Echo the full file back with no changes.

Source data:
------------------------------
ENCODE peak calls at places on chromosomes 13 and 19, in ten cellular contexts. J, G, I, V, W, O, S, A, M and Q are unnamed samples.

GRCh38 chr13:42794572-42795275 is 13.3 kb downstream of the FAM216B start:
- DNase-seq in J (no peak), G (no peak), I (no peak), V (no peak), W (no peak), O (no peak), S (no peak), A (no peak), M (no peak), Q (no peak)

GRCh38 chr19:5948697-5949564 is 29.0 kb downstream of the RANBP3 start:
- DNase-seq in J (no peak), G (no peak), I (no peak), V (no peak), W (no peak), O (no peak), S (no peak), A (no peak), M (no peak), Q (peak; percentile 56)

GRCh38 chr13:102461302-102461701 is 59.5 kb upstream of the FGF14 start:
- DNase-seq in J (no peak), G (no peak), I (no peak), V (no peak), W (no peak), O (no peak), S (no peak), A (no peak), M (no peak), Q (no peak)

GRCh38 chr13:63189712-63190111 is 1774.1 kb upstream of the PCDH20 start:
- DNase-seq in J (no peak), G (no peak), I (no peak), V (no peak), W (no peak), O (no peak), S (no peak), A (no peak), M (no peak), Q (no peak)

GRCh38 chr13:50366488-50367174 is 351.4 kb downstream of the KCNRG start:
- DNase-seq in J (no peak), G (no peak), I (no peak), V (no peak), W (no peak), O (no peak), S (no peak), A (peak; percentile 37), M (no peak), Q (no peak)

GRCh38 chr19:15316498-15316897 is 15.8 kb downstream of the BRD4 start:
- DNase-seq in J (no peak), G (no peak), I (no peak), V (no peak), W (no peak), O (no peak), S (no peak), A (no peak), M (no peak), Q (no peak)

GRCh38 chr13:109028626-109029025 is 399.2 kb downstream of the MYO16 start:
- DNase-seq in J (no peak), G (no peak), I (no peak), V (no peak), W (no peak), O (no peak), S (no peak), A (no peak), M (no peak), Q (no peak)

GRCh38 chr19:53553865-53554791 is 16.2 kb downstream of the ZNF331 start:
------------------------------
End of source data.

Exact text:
ENCODE peak calls at places on chromosomes 13 and 19, in ten cellular contexts. J, G, I, V, W, O, S, A, M and Q are unnamed samples.

GRCh38 chr13:42794572-42795275 is 13.3 kb downstream of the FAM216B start:
- DNase-seq in J (no peak), G (no peak), I (no peak), V (no peak), W (no peak), O (no peak), S (no peak), A (no peak), M (no peak), Q (no peak)

GRCh38 chr19:5948697-5949564 is 29.0 kb downstream of the RANBP3 start:
- DNase-seq in J (no peak), G (no peak), I (no peak), V (no peak), W (no peak), O (no peak), S (no peak), A (no peak), M (no peak), Q (peak; percentile 56)

GRCh38 chr13:102461302-102461701 is 59.5 kb upstream of the FGF14 start:
- DNase-seq in J (no peak), G (no peak), I (no peak), V (no peak), W (no peak), O (no peak), S (no peak), A (no peak), M (no peak), Q (no peak)

GRCh38 chr13:63189712-63190111 is 1774.1 kb upstream of the PCDH20 start:
- DNase-seq in J (no peak), G (no peak), I (no peak), V (no peak), W (no peak), O (no peak), S (no peak), A (no peak), M (no peak), Q (no peak)

GRCh38 chr13:50366488-50367174 is 351.4 kb downstream of the KCNRG start:
- DNase-seq in J (no peak), G (no peak), I (no peak), V (no peak), W (no peak), O (no peak), S (no peak), A (peak; percentile 37), M (no peak), Q (no peak)

GRCh38 chr19:15316498-15316897 is 15.8 kb downstream of the BRD4 start:
- DNase-seq in J (no peak), G (no peak), I (no peak), V (no peak), W (no peak), O (no peak), S (no peak), A (no peak), M (no peak), Q (no peak)

GRCh38 chr13:109028626-109029025 is 399.2 kb downstream of the MYO16 start:
- DNase-seq in J (no peak), G (no peak), I (no peak), V (no peak), W (no peak), O (no peak), S (no peak), A (no peak), M (no peak), Q (no peak)

GRCh38 chr19:53553865-53554791 is 16.2 kb downstream of the ZNF331 start: